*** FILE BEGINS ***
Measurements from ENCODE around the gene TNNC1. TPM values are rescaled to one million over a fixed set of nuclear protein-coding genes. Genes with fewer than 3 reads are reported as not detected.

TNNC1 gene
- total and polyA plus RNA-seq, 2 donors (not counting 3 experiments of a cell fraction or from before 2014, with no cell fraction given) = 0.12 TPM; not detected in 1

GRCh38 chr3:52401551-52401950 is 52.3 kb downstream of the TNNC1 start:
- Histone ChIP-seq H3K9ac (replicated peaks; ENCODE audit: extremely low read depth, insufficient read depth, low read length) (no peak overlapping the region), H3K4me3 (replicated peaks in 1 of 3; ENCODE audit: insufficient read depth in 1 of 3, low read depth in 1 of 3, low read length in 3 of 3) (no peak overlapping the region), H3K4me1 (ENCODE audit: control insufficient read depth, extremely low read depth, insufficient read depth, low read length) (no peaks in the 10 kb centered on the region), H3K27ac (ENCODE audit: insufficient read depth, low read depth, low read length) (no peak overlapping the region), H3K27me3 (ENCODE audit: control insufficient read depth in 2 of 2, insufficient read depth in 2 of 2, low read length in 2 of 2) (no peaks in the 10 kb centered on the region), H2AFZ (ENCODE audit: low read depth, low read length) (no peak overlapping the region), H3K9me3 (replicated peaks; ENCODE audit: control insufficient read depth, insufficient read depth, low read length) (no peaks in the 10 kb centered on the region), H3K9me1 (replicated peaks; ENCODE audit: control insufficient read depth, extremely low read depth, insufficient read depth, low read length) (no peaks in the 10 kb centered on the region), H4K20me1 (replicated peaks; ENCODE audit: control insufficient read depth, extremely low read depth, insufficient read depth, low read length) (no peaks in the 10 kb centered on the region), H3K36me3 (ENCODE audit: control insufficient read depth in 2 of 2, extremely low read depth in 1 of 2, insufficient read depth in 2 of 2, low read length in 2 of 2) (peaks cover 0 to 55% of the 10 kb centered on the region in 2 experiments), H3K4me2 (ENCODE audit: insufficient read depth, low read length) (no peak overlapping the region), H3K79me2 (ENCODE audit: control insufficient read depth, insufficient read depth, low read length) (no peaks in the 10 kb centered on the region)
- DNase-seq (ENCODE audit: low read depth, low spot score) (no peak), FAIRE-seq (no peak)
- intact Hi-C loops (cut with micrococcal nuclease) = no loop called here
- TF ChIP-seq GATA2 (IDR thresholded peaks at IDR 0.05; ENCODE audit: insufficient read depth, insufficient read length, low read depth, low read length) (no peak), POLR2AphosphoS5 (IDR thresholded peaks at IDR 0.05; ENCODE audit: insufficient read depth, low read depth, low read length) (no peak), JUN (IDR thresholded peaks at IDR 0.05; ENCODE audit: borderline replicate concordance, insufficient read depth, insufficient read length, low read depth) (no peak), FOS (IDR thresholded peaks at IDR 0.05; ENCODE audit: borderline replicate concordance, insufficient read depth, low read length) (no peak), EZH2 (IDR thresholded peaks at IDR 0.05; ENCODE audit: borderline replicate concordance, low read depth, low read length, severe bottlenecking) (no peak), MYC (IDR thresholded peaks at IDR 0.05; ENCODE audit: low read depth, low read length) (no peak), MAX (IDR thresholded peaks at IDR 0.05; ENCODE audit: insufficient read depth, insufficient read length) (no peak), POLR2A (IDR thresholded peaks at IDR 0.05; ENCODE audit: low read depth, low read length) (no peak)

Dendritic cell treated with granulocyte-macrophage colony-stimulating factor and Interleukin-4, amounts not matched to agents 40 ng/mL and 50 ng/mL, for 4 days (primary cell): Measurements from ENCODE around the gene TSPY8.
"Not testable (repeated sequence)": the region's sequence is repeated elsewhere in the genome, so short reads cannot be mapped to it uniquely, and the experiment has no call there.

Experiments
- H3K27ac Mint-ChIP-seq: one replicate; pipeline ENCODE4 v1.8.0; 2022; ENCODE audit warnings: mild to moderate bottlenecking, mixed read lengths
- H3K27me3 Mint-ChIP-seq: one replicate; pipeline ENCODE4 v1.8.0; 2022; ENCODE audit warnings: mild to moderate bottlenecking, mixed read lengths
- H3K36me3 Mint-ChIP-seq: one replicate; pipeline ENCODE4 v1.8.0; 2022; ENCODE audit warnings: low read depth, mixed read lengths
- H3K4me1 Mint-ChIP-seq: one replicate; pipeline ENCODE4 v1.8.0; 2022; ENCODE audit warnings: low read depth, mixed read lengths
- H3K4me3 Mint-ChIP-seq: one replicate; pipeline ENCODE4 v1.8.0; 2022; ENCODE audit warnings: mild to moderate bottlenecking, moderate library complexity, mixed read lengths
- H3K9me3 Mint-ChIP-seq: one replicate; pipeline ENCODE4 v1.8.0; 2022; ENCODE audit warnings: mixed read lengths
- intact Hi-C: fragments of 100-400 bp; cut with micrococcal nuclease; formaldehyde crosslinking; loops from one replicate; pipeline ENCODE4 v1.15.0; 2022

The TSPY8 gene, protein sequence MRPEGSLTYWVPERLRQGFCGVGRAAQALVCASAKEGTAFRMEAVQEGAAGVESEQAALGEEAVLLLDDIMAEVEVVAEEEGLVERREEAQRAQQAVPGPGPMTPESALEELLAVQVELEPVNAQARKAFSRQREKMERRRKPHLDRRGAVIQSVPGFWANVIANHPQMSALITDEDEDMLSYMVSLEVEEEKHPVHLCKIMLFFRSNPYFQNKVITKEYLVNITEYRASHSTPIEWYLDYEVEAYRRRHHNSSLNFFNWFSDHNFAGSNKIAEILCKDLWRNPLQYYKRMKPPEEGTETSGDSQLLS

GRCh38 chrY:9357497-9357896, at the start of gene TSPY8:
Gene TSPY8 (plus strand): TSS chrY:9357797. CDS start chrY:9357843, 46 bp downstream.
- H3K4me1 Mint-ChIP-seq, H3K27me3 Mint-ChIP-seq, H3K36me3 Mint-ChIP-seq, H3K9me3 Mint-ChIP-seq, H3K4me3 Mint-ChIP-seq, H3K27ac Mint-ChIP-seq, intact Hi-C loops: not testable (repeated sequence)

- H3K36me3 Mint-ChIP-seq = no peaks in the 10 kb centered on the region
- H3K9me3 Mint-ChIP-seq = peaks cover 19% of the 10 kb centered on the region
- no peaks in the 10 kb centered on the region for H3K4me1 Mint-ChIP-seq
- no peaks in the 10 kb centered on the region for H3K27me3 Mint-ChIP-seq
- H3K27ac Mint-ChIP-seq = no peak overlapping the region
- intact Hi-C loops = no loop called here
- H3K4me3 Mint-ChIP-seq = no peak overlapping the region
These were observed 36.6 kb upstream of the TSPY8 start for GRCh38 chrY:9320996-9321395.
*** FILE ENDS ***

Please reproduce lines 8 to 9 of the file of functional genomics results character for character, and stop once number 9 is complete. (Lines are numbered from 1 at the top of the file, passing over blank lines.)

- TF ChIP-seq GATA2 (IDR thresholded peaks at IDR 0.05; ENCODE audit: insufficient read depth, insufficient read length, low read depth, low read length) (no peak), POLR2AphosphoS5 (IDR thresholded peaks at IDR 0.05; ENCODE audit: insufficient read depth, low read depth, low read length) (no peak), JUN (IDR thresholded peaks at IDR 0.05; ENCODE audit: borderline replicate concordance, insufficient read depth, insufficient read length, low read depth) (no peak), FOS (IDR thresholded peaks at IDR 0.05; ENCODE audit: borderline replicate concordance, insufficient read depth, low read length) (no peak), EZH2 (IDR thresholded peaks at IDR 0.05; ENCODE audit: borderline replicate concordance, low read depth, low read length, severe bottlenecking) (no peak), MYC (IDR thresholded peaks at IDR 0.05; ENCODE audit: low read depth, low read length) (no peak), MAX (IDR thresholded peaks at IDR 0.05; ENCODE audit: insufficient read depth, insufficient read length) (no peak), POLR2A (IDR thresholded peaks at IDR 0.05; ENCODE audit: low read depth, low read length) (no peak)

Dendritic cell treated with granulocyte-macrophage colony-stimulating factor and Interleukin-4, amounts not matched to agents 40 ng/mL and 50 ng/mL, for 4 days (primary cell): Measurements from ENCODE around the gene TSPY8.